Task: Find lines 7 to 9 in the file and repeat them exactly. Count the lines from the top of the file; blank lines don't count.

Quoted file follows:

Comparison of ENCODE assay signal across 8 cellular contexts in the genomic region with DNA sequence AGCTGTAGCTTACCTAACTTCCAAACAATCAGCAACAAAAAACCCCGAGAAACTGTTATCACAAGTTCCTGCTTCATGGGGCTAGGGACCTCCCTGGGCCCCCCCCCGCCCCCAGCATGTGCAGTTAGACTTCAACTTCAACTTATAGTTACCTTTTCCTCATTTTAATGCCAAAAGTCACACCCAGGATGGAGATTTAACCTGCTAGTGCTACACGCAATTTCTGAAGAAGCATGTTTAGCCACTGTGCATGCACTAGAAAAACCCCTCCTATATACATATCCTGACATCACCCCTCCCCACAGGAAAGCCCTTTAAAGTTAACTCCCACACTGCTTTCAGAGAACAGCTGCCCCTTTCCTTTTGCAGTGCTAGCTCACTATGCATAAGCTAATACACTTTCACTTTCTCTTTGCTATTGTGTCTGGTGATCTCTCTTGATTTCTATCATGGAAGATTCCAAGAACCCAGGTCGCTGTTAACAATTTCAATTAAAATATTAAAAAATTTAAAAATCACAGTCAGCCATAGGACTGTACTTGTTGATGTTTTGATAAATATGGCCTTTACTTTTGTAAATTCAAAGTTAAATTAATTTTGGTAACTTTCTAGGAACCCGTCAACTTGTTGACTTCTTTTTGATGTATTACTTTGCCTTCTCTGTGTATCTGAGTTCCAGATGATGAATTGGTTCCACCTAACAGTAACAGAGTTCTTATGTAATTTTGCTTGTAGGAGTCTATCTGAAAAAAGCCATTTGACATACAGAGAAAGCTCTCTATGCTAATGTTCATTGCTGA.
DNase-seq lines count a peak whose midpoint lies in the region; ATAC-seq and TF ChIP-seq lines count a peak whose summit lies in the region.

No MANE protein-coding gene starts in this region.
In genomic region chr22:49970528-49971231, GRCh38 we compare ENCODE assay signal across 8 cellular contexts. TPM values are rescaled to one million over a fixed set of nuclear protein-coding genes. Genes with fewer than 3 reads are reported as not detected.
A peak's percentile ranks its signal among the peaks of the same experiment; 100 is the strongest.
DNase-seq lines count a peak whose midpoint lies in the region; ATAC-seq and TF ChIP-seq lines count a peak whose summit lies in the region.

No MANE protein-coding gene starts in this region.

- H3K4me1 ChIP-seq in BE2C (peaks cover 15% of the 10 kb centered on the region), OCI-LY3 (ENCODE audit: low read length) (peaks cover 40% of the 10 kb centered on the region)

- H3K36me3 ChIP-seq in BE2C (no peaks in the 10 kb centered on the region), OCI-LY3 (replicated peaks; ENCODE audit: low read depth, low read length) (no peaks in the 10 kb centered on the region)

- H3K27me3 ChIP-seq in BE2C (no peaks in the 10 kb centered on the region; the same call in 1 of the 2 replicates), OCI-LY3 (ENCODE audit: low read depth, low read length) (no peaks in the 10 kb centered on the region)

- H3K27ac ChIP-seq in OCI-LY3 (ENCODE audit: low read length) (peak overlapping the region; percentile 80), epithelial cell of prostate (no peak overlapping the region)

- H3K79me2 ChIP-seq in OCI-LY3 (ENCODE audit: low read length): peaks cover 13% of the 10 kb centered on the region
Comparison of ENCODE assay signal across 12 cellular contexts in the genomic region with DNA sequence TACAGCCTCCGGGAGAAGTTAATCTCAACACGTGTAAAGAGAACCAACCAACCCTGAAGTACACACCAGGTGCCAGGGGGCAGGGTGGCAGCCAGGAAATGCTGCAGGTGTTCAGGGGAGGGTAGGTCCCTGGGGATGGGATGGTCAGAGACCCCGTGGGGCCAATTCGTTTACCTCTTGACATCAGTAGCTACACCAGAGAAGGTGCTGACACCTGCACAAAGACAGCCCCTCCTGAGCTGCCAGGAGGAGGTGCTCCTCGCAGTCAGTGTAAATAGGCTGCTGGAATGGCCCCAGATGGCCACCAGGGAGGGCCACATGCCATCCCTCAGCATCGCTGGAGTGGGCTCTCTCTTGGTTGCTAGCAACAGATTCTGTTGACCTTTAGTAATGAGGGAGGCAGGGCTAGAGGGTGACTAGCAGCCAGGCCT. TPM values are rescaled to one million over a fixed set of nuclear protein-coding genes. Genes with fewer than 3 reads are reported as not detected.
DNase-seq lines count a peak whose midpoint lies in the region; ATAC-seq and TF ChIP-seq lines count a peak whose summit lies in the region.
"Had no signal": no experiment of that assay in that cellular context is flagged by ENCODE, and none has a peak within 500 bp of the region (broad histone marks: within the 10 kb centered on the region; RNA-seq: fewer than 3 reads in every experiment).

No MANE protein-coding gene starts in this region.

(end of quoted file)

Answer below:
No MANE protein-coding gene starts in this region.

- H3K4me1 ChIP-seq in BE2C (peaks cover 15% of the 10 kb centered on the region), OCI-LY3 (ENCODE audit: low read length) (peaks cover 40% of the 10 kb centered on the region)

- H3K36me3 ChIP-seq in BE2C (no peaks in the 10 kb centered on the region), OCI-LY3 (replicated peaks; ENCODE audit: low read depth, low read length) (no peaks in the 10 kb centered on the region)